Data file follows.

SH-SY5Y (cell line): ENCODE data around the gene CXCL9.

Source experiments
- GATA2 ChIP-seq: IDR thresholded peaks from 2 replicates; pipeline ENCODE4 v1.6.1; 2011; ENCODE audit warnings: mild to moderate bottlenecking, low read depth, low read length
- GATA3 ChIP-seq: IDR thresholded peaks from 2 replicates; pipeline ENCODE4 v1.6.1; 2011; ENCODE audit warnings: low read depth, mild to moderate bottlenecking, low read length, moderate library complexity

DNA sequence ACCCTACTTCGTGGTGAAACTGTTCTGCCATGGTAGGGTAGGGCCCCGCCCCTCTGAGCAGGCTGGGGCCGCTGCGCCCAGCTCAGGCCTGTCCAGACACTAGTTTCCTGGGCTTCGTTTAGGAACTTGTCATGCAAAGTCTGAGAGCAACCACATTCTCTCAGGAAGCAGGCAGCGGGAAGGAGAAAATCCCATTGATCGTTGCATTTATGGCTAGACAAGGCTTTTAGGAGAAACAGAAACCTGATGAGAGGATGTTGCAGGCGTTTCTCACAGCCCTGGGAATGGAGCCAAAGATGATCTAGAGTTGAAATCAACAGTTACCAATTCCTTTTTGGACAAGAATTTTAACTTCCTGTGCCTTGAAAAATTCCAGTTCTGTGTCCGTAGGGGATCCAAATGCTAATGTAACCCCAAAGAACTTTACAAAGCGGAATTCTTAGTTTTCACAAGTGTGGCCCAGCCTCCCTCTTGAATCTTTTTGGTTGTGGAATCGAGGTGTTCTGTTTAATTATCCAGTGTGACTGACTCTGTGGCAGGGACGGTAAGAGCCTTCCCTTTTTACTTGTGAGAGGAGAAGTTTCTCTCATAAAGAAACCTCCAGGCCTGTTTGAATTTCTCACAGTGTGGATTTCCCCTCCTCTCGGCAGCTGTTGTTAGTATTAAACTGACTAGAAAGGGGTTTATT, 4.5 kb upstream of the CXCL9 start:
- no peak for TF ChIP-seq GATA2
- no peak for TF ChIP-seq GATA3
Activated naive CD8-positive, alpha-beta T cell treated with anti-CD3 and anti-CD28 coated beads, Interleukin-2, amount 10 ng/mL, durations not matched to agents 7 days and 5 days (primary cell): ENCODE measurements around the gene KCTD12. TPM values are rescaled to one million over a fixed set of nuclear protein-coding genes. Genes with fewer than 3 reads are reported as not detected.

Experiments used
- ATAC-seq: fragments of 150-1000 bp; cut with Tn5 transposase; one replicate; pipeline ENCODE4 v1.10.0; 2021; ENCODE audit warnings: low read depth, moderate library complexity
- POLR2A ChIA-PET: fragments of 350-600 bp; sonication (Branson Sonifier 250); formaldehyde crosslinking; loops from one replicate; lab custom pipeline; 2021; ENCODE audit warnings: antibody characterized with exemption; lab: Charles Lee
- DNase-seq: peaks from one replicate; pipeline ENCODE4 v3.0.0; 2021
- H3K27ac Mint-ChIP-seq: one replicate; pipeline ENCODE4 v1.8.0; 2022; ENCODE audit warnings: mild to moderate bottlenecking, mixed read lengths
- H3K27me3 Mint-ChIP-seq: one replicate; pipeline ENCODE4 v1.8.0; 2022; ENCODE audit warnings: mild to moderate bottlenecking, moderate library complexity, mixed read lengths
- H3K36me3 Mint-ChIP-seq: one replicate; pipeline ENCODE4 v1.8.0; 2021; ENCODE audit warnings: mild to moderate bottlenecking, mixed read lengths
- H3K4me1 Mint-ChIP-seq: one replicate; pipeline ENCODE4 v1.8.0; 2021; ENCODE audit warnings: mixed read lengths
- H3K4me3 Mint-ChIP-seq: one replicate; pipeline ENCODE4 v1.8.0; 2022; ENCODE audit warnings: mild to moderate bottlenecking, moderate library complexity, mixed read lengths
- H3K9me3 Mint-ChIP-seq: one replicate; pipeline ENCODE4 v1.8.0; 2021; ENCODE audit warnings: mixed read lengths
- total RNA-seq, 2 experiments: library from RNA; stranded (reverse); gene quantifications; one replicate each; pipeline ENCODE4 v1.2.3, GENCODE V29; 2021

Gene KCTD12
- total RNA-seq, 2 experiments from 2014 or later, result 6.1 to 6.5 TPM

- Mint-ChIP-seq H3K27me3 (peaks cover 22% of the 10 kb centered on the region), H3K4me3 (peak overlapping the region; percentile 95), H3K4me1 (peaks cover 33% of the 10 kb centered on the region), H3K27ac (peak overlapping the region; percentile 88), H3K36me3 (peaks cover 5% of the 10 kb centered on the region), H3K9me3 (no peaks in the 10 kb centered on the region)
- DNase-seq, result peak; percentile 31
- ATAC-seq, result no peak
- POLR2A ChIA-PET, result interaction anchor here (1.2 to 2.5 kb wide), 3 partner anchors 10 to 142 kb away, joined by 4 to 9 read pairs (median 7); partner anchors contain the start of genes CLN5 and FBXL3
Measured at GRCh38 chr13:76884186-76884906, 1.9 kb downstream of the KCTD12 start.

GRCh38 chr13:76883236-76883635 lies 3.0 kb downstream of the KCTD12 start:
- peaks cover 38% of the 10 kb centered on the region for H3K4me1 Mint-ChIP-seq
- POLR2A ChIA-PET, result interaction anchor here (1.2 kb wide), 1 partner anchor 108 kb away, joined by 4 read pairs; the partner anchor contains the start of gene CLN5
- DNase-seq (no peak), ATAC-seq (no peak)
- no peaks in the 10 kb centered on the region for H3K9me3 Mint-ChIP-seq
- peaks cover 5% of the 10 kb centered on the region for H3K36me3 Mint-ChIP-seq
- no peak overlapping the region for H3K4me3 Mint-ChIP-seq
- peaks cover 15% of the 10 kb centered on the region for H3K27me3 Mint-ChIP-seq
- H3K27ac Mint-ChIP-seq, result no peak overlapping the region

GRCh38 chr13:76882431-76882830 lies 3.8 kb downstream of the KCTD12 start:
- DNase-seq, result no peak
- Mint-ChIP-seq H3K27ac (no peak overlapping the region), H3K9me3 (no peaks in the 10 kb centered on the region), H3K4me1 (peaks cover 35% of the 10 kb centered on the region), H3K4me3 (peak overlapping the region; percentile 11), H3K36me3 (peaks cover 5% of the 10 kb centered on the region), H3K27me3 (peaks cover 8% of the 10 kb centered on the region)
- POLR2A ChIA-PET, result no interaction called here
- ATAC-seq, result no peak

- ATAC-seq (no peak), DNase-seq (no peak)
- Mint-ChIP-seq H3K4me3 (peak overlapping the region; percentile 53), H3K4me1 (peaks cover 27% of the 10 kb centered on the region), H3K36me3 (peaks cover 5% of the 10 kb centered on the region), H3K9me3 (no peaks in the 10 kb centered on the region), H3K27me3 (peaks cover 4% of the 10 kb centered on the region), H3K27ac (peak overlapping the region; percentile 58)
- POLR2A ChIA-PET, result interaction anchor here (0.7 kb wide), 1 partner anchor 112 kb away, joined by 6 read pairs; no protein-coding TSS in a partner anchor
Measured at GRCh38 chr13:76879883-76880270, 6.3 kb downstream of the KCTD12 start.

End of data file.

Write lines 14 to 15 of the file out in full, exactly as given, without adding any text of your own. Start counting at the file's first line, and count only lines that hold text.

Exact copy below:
- H3K27me3 Mint-ChIP-seq: one replicate; pipeline ENCODE4 v1.8.0; 2022; ENCODE audit warnings: mild to moderate bottlenecking, moderate library complexity, mixed read lengths
- H3K36me3 Mint-ChIP-seq: one replicate; pipeline ENCODE4 v1.8.0; 2021; ENCODE audit warnings: mild to moderate bottlenecking, mixed read lengths